Egypt’s daily coronavirus cases fall below 1,000 for first time in weeks

Hope is rising that the worst of the pandemic is behind the country

epa08529144 A person wearing face mask and shield attends funeral of Egyptian actress Ragaa El-Gedawy n Cairo, Egypt, 05 July 2020. Actress Ragaa El-Gedawy died aged 81 while at an isolation hospital where she was admitted since testing positive of coronavirus in late May.  EPA/MAHMOUD AHMED
Powered by automated translation

The daily number of Covid-19 cases in Egypt has dipped below 1,000 for the first time in nearly 40 days, giving rise to hope that the worst of the coronavirus pandemic may be behind the most populous Arab nation.

The Health Ministry said late on Monday that it recorded 969 cases over the previous 24 hours, breaking an uninterrupted string of 1,000-plus cases that stretches back to May 27, when 910 cases were confirmed.

While the under-1,000 figure is welcome news amid the grimness brought about by the pandemic, it is likely too soon to interpret it as the start of a downward trend that will eventually see the demise of the deadly disease.

A senior adviser for emergencies at the Health Ministry, Shereef Wadea, cautioned against premature assumptions in comments published on Tuesday in the local media. He said the number of cases must drop for 14 consecutive days before authorities can confidently declare that infections have peaked and numbers would start to fall.

Egyptians have been waiting with some trepidation to see whether figures for Covid-19 cases and deaths this month would rise after the government almost completely reopened the country on June 27 after three months of various degrees of lockdown to contain the pandemic.

Senior government officials have said the curve of infections and deaths was expected to level out during the first half of this month before it is flattened. But these forecasts are yet to be validated. The officials also acknowledge that the actual number of infections may be 10 times those announced by the Health Ministry and may be as much as 1 million.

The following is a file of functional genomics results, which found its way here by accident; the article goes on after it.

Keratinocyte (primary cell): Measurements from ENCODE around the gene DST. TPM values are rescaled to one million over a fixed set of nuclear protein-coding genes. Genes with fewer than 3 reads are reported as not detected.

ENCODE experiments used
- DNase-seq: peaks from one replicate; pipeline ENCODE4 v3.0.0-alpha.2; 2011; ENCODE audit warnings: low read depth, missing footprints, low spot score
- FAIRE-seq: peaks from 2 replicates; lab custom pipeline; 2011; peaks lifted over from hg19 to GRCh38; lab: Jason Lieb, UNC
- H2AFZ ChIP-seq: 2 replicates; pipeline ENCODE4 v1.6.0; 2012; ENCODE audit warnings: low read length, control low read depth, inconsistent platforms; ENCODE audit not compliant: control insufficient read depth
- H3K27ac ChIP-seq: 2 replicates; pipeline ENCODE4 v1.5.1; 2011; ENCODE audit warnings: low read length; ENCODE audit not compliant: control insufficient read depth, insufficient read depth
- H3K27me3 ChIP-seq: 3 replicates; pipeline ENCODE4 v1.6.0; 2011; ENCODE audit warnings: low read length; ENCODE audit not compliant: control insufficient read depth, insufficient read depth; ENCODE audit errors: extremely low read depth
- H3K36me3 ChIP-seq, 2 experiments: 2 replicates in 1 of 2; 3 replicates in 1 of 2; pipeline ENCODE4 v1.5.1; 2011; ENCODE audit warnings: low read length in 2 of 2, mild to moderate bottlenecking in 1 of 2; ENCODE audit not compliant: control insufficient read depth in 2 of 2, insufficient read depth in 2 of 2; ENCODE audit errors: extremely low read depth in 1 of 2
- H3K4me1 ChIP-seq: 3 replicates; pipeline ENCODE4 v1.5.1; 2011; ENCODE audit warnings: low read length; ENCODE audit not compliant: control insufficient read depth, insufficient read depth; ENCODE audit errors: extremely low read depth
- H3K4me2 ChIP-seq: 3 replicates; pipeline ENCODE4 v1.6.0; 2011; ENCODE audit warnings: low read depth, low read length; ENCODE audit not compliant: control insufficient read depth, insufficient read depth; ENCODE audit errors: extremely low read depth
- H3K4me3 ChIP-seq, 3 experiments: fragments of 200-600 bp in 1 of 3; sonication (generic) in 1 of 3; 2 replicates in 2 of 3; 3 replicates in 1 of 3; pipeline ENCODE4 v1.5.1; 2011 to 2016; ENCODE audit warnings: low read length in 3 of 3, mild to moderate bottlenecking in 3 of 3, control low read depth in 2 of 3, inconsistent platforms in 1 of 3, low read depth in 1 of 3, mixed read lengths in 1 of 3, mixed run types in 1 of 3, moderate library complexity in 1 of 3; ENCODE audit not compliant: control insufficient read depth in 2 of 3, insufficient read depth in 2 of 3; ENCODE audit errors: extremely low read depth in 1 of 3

The government says it has dealt with the pandemic professionally and transparently and dismisses claims of a cover-up as baseless or a plot by its enemies to sow doubts about its efficiency.

In its daily report, the Health Ministry on Monday said 79 people have died of Covid-19 in the previous 24 hours, the second consecutive day in which fewer than 80 people succumbed to the disease. The two days of under-80 fatalities broke a string of 80-plus deaths stretching back to June 18, when 79 died.

The lower figures for Covid-19 cases and fatalities come on the heels of the deadliest month since the pandemic broke out in mid-February, with numbers in June for both categories accounting for more than 50 per cent of those in the previous four months combined.

The number of Covid-19 cases stood at 76,222 as of Monday night, when fatalities reached 3,422, one of the highest in the Arab world.

Egypt has been grappling with the pandemic against a backdrop of a simmering and potentially damaging dispute between the government and members of the medical profession. So far, 117 doctors, 39 nurses and 32 pharmacists have died from Covid-19, while thousands have fallen ill, the Associated Press reported on Monday, citing union statistics.

So, when Prime Minister Mustafa Madbouli said last month that absenteeism and negligence by doctors in parts of the country were behind a spike in the number of Covid-19 cases and deaths, members of the medical profession were enraged.

The doctors’ union rejected the accusation and demanded that the prime minister apologise. Mr Madbouli did not offer an apology but later received the head of the union in his office in what appeared to be a conciliatory meeting.

At least 10 doctors have been arrested for publicly criticising the government’s handling of the pandemic, according to rights groups, several of them were detained for publicly vilifying the prime minister or complaining about the alleged shortage of protective gear for medical staff at hospitals.

At least six journalists have also been detained for spreading false news on the pandemic.

President Abdel Fatah El Sisi has lavishly praised members of the medical profession virtually every time he spoke in public in the last three months. A general turned president, he also has adopted the phrase coined by the media to refer to them as “the white army.” He also ordered a significant salary raise for them.

The military, meanwhile, has been distributing free masks and set up several field hospitals for use if the need arises, including one in Cairo with a 4,000-bed capacity. Authorities have also increased the number of testing carried out in response to criticism that not enough testing was being done.